"Contrary to the myth, epileptic seizures are not more common during a full moon," said Selim Benbadis, MD, associate professor of neurology and neurosurgery at the USF College of Medicine. "In fact, we found the number of epileptic seizures was lowest during the full moon and highest in the moon's last quarter."
The study, to be published in an upcoming issue of the journal Epilepsy & Behavior, is posted in the journal's online version.
Dr. Benbadis said he decided to investigate the possible relationship between phases of the moon and the frequency of seizures after repeatedly hearing patients claim that their seizures were triggered or worsened by the full moon. "Even some health care professionals believe this, but it's never been scientifically tested," he said.
Dr. Benbadis and his colleagues statistically analyzed 770 seizures recorded over three years in the epilepsy monitoring unit at Tampa General Hospital. Monitoring brain activity in this unit allows physicians to confirm a diagnosis of epilepsy, determine precisely the location and type of seizures a patient experiences and evaluate the best treatment option.
The researchers divided the seizures into epileptic seizures, those caused by electrical disruptions in the brain, and psychogenic nonepileptic seizures, those that are not caused by brain electrical disruptions and tend to be emotional. The most epileptic seizures, 152, were recorded in the moon's last quarter. The researchers found epileptic seizures decreased to their lowest number, 94, during the full moon.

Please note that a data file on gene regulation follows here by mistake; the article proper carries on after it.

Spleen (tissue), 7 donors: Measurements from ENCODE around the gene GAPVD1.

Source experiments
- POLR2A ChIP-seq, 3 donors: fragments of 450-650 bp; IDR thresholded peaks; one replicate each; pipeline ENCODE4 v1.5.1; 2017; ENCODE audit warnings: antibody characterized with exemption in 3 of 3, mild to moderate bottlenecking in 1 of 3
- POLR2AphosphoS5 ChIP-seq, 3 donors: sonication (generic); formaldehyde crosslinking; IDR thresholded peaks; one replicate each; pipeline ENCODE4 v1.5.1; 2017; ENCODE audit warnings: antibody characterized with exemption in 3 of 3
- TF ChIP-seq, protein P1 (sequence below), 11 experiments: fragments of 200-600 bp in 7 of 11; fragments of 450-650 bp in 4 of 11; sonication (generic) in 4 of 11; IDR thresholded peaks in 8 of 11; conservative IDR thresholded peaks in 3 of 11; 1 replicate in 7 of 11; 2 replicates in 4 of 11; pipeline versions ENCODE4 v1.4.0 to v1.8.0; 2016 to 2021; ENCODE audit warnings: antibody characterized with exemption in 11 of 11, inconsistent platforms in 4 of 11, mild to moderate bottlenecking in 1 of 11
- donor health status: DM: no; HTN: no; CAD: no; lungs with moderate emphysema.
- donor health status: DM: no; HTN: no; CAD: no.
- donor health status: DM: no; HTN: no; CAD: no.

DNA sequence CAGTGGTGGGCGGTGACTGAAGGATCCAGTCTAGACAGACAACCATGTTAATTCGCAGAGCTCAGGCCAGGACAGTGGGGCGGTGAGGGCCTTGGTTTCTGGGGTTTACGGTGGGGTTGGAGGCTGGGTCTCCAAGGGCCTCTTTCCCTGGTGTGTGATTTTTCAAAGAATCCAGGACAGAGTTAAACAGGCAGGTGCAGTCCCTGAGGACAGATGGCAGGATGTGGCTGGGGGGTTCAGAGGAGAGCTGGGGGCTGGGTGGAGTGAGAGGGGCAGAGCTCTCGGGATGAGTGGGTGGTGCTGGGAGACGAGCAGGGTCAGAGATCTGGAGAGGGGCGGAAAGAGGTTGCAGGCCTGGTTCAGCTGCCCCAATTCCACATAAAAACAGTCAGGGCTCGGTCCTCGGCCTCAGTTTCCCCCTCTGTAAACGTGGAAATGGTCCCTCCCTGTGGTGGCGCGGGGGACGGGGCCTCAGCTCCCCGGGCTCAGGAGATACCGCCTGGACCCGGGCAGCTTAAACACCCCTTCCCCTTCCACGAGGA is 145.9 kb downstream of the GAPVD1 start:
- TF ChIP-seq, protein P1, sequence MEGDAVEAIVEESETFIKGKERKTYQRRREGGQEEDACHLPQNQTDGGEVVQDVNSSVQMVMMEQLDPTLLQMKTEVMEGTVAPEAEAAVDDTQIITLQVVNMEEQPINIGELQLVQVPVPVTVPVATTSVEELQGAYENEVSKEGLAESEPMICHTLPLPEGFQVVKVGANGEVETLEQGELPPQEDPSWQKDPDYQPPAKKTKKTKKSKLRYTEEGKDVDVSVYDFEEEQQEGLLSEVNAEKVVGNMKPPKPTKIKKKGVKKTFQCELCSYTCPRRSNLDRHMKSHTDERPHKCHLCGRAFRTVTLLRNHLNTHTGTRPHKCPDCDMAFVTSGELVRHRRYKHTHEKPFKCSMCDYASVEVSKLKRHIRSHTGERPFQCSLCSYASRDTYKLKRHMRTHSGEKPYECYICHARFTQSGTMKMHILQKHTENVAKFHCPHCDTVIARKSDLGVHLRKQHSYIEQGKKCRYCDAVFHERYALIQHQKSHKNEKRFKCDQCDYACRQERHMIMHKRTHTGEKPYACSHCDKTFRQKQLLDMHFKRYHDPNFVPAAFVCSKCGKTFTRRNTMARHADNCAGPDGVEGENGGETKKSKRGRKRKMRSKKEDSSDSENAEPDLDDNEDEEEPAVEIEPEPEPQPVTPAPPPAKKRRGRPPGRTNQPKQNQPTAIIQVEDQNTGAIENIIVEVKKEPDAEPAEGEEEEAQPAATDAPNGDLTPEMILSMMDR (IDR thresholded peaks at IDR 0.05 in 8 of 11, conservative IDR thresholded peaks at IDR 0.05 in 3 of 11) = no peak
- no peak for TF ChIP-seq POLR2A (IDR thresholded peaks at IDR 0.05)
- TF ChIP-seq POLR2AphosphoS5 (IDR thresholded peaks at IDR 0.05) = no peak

The full moon appeared to slightly, but not significantly, increase psychogenic nonepileptic seizures.
Other studies exploring the potential connection of lunar phases with heart attacks, birth rates, suicides, and psychiatric hospital admissions have found little or no association. Why then, does the belief persist that the moon may have some mystical gravitational power over our health and well being?
In the past, before physicians recognized that epilepsy was caused by processes in a person's own body, the disease's frightening seizures were associated with demonic possession and witchcraft, Dr. Benbadis said. "Some people still seem to like poetic, mysterious and irrational explanations for puzzling diseases like epilepsy."